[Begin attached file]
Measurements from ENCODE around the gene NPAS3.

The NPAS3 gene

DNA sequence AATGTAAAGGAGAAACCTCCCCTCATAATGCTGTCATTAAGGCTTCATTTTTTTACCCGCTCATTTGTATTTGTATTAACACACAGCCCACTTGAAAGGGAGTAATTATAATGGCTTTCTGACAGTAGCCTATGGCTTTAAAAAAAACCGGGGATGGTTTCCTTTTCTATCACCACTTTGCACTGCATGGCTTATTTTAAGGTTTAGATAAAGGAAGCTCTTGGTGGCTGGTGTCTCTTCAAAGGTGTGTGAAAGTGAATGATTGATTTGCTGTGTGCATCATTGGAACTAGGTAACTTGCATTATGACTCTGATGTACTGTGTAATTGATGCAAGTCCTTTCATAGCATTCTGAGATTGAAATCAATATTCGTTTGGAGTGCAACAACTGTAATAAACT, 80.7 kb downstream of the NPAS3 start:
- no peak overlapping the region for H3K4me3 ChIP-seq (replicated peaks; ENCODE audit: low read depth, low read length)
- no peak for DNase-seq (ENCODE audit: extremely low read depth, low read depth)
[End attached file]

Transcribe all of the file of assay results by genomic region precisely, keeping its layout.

Measurements from ENCODE around the gene NPAS3.

The NPAS3 gene

DNA sequence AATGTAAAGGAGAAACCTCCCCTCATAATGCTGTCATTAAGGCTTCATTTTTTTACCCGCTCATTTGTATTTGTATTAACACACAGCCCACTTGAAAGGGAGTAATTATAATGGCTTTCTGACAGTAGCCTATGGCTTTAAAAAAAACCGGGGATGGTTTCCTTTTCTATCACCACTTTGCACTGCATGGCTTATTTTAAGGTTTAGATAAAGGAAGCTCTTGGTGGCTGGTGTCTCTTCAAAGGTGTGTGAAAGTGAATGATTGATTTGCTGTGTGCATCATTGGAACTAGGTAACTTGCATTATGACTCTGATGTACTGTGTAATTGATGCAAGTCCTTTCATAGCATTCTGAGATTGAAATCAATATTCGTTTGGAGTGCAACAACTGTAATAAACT, 80.7 kb downstream of the NPAS3 start:
- no peak overlapping the region for H3K4me3 ChIP-seq (replicated peaks; ENCODE audit: low read depth, low read length)
- no peak for DNase-seq (ENCODE audit: extremely low read depth, low read depth)